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The Top 5 Dishes to Try in Morocco

Morocco is known for a lot of things.

It is famous for the souks of Marrakesh, the blue-washed streets of Chefchaouen, and the snow-covered slopes of Oukameden.

It is well-known for its diversity and quality of food.

Spices like saffron and cinnamon are used liberally to lend unique flavors to stews and soups.

The bazaars of the country’s imperial cities are popular with street-food enthusiasts.

In this article, we take a look at five must-try dishes which can be washed down with mint tea.

1- Tagine

It would be difficult to not try Tagine, which is the most famous of all the dishes.

From sidewalk food vendors to upscale restaurants, it’s on the menu.

The Tagine originated with the people of North Africa.

The tajine is a clay pot that is painted and used to cook it.

The tajine has a wide, circular base and a cone-shaped lid that traps steam and returns it to the stew.

Most tagine recipes include meat and vegetables cooked slowly over low heat to achieve maximum tenderness and flavor.

Most tagine recipes include meat and vegetables cooked slowly over low heat to achieve maximum tenderness and flavor.

Cinnamon, turmeric, ginger, cumin, and saffron are the most popular spices in the kitchen.

Some of the recipes call for dried fruit or nuts.

There are many different types of tags.

Chicken and vegetables are perhaps the most common.

Meatballs are cooked with spices and topped with fried egg Lamb tagine can be made with almonds, prunes, plums, or figs.

A lot of restaurants have vegetarian versions.

2- Couscous

It is a North African staple that has earned its status due to its convenience.

It is non-perishable and cheap.

Depending on how it’s prepared, it’s highly Adaptable.

The small balls of steamed semolina are named Kecskes.

Historians believe that the people of the Berbers have been making food for thousands of years.

This allows the steam from the stew to rise and flavor the couscous as it cooks.

In many North African countries, including Algeria and Tunisia, the main meal is a meat and vegetable stew.

Seffa can be served as a dessert.

In this instance, the couscous is often served with a special milk infused with orange flower essence. Both types of the dish are great.

3- Bastilla

Bastilla is a pie made with both Arabic and Andalusian ingredients.

Bastilla is an Arabic translation of the Spanish word pastilla, which means small pastry, and is a relic of a time when Spain and Morocco ruled.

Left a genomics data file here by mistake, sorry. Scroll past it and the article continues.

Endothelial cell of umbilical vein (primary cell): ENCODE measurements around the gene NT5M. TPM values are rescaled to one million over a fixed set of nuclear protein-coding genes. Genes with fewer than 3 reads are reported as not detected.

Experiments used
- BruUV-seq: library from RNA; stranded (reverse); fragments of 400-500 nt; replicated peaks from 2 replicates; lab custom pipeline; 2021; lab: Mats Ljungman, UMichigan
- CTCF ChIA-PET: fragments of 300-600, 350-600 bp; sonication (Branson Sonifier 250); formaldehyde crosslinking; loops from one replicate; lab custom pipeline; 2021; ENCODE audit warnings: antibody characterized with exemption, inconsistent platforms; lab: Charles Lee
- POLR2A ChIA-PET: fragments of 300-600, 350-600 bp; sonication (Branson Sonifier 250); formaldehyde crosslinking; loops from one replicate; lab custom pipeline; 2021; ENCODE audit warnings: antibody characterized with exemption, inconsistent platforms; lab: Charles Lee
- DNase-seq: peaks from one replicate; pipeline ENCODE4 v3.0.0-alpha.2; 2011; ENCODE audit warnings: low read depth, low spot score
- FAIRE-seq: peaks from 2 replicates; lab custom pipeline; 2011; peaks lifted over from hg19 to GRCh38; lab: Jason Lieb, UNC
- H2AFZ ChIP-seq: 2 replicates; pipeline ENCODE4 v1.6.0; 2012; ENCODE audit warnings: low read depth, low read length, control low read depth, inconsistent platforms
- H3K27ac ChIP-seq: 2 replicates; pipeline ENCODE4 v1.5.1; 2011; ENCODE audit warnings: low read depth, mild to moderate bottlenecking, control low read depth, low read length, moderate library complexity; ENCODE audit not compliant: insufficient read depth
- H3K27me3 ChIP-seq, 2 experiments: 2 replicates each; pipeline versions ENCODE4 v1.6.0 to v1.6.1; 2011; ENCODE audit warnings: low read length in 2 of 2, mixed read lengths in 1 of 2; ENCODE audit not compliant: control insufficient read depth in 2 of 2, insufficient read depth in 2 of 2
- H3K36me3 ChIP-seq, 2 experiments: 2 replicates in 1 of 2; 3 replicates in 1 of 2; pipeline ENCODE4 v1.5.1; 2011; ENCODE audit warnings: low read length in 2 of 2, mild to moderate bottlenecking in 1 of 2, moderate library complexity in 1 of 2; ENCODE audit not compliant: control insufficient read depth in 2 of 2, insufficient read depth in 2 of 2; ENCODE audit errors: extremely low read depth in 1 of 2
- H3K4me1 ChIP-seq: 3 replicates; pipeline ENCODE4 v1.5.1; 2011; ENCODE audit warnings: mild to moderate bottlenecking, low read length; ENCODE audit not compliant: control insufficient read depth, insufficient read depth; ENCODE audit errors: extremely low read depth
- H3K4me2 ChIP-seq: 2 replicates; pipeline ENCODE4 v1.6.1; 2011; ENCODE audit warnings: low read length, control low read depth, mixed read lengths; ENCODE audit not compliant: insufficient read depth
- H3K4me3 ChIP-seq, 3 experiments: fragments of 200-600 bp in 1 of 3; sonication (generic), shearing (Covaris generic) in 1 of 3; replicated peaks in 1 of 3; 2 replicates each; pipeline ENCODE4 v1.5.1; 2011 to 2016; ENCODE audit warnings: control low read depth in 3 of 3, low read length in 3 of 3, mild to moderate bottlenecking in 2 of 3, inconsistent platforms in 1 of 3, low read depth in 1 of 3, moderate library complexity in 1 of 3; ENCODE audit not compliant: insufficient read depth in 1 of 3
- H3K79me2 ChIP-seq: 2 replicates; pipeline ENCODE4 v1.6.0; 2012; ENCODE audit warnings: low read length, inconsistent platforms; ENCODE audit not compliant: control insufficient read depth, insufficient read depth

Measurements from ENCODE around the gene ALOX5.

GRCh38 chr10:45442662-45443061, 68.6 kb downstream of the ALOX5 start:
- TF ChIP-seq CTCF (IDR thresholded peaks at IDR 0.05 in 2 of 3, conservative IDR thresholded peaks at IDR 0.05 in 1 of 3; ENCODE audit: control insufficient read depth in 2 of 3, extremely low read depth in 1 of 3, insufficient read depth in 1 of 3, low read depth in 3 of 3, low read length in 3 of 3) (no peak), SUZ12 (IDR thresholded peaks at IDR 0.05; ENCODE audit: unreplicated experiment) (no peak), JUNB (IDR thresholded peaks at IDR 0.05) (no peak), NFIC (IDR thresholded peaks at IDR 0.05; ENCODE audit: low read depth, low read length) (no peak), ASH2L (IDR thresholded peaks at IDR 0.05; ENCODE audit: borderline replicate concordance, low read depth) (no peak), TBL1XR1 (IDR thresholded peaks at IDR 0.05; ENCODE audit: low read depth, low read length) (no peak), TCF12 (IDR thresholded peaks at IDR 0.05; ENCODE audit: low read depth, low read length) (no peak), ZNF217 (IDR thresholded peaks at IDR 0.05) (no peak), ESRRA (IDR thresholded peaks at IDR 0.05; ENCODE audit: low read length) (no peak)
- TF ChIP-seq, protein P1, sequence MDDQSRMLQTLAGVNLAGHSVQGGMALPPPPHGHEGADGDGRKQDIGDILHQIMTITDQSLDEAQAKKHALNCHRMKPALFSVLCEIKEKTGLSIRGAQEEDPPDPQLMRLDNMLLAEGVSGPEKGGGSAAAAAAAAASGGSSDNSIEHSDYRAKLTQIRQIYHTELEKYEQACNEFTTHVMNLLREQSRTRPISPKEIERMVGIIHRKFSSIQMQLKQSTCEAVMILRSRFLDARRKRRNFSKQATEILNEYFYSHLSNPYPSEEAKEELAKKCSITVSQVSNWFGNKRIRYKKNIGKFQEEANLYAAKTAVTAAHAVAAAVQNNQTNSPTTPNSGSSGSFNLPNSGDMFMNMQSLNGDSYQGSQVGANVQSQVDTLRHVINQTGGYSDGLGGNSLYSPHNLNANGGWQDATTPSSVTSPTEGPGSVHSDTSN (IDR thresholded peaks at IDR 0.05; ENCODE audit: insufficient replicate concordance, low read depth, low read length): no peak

Culture and tradition flowed freely between the two countries at that time.

A filling made from meat, onions, parsley, and spices is placed between the layers of were dough.

After baking, the top layer of pastry is dusted with icing sugar and cinnamon, and sometimes almonds.

Bastille was traditionally made with meat from pigeons.

The dish was reserved for special celebrations because of the cost of squab meat.

Nowadays, Bastilla can be made from beef, fish, and even offal.

4- Zaalouk

It’s a key ingredient in many traditional dishes in Morocco.

The main elements of a popular side dish are cooked eggplant and tomatoes.

The mixture contains garlic, olive oil, and chopped coriander, as well as paprika and cumin, which give it its smoky flavor.

It can be served as a dip, or as an accompaniment to kebabs and tagines.

It is very delicious when spread on flatbread.

Although the exact recipe is different from region to region, it is still a staple of the cuisine.

5- Harira

The Arabic word harira means “silky” and is used in the name of this soup, which is traditionally served at dusk to break the fast during the holy month of Ramadan.

It is served as a starter or light snack in many of the restaurants in the country.

Tomatoes, lentils, chickpeas, spices, and a small portion of meat are included in the basic ingredients of a recipe.

A thickening agent called Madeira gives the soup its texture, while lemon juice and turmeric are used as garnish.

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